- Greek gods memes are flooding Reddit thanks to TV reboot rumors 4 Years Ago
- Anti-impeachment protesters aimlessly fumble through halls of Congress 4 Years Ago
- Everything we know so far about the Xbox Series X Today 12:17 PM
- ASMR YouTuber Life with MaK says she was branded a ‘Nazi’ by online smear campaign Today 10:46 AM
- Voters duped by fake ex-Bloomberg intern’s tweet about being fired Today 9:47 AM
- HBO’s ‘Watchmen’ and the fantasy of competence Today 8:00 AM
- Cómo ver Kamaru Usman vs. Colby Covington en el UFC 245 Today 7:00 AM
- ‘Penis fish’ memes erupt after worms wash up on California coast Friday 5:58 PM
- Why Britons are tweeting ‘Little England’ in wake of the U.K. election Friday 3:22 PM
- Net neutrality advocates ask for rehearing on federal court decision Friday 2:29 PM
- Americans are sharing their #PrivateHealthLIFEhacks to help Brits Friday 2:28 PM
- Warren, Sanders, Yang pledge to skip next week’s debate over union dispute Friday 2:12 PM
- How to watch tonight’s Nets vs. Raptors matchup on NBA TV Friday 2:00 PM
- Alt-right comedian Owen Benjamin banned from Instagram over anti-Semitic memes Friday 1:55 PM
- TikTok teens are procrastinating with #FinalsWeek Friday 1:46 PM
The people who are preserved in the form of life-size statues usually have done something noteworthy and amazing. Thanks to 3D printing technology and New York startup Body Labs, now any schmuck with some cash to burn can put a replica of their body on display, no accomplishments required.
Body Labs, along with design firm Voodoo Manufacturing, conceptualized the idea for the 3D-printed body model after seeing a Groupon promotion that let people 3D-print life-size versions of themselves as a gift for Mother’s Day.
Voodoo Manufacturing co-founder Jonathan Schwartz was able to successfully scan himself and create a life-like model in a similar fashion, without forking over the $30,000 the Groupon cost. Now the company, along with Body Labs, is offering their own 3D-printed models for $3,000.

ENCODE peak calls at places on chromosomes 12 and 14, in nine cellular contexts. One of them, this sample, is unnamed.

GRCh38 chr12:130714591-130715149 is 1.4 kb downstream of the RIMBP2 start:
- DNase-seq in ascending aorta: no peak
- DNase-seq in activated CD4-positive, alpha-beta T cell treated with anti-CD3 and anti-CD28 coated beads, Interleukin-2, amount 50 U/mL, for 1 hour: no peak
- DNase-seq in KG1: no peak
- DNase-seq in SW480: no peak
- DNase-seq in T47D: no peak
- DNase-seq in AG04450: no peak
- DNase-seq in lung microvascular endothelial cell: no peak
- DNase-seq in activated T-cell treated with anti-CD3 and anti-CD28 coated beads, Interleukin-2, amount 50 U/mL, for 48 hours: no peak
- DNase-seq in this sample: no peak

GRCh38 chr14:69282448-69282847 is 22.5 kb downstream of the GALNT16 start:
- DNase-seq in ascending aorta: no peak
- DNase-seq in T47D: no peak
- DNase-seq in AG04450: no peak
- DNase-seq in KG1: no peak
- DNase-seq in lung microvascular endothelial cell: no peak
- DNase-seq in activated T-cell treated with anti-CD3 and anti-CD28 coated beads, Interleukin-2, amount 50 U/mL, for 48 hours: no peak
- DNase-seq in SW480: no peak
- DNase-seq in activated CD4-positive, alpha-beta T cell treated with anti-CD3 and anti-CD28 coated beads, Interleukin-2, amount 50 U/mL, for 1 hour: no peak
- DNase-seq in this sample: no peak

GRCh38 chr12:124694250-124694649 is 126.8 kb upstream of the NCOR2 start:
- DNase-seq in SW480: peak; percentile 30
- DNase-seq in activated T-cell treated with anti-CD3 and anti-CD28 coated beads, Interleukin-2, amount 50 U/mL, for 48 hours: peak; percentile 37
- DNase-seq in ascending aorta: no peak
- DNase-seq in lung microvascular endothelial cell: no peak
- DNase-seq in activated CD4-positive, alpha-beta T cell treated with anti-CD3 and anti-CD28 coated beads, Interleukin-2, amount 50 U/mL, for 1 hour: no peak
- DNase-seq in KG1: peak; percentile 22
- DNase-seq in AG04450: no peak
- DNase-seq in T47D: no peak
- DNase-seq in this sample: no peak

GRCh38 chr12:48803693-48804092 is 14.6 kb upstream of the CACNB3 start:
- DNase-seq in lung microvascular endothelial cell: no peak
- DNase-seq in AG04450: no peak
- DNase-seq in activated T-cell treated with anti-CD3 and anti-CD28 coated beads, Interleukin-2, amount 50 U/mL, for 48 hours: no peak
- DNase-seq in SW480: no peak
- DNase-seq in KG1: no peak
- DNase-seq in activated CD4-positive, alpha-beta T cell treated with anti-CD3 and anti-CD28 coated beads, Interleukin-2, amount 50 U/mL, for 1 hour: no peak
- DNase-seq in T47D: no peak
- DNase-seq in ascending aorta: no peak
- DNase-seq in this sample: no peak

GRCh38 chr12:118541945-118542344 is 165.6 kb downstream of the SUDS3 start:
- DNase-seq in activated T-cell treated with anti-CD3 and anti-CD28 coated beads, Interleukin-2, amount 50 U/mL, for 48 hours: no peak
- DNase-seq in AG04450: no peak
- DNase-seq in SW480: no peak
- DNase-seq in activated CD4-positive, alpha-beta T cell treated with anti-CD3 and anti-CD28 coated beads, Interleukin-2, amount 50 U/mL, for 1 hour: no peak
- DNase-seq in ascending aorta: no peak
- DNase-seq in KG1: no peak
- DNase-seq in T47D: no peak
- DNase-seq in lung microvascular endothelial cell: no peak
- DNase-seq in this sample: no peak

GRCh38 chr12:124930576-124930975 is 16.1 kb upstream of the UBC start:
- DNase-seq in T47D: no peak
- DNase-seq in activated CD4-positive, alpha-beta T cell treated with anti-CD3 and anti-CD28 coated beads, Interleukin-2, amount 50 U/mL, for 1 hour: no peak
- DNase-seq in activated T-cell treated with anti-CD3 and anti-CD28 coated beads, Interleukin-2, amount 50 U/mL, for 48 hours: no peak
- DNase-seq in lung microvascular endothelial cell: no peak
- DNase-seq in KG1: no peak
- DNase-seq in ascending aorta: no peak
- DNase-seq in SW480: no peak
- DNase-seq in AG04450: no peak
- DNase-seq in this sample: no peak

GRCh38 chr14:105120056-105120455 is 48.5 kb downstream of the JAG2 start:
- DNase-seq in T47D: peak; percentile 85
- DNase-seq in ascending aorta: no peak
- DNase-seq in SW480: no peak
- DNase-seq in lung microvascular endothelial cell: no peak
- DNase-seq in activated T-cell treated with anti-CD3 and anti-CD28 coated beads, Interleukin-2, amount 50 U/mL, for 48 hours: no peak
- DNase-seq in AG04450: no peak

The model was broken down into 88 unique segments, which could then be printed out and assembled. With a factory in Brooklyn that houses 150 3D printers from MakerBot, Voodoo Manufacturing is able to mass produce 3D-printed parts in short order. A spokesperson for the company told the Daily Dot the 88 pieces of Schwartz were printed within 24 hours.
While Voodoo Manufacturing provides the materials needed to bring the bodies into form, it’s the technology from Body Labs that makes it all possible. “Without their tech, it would have been impossible to 3D-print an accurate life-size model of Jon, and probably even more impossible to segment his body into so many different pieces,” the spokesperson said.
Body Labs utilizes research from Brown University and the Max Planck Institute for Intelligent Systems in Tübingen, Germany to create its digital replications. The mathematically accurate digital models that they produce from 3D scans can be reposed, animated, and manipulated at will thanks to the incredible amount of detail that they capture.
The value for these digital recreations is nearly limitless. The models allow to see more accurate representation of how the body moves and interacts with other objects, presenting endless customization possibilities.
Body Labs has already teamed with the United States military to create a database of soldiers and build them custom gear that will be best suited for them. On the consumer side, the technology could be utilized for fitted apparel. The startup has also presented possible uses for the models for the purposes of health and fitness, as well as gaming and animation.
As for the 3D-printed version of the models? The spokesperson for Voodoo Manufacturing suggested they could be used to “design for and around specific body shapes and sizes in a much more economic way.” Though the real, untapped potential here is for an enterprising kid to use the technology to Ferris Bueller himself a day off from school.
AJ Dellinger is a seasoned technology writer whose work has appeared in Digital Trends, International Business Times, and Newsweek. In 2018, he joined Gizmodo as the nights and weekend editor.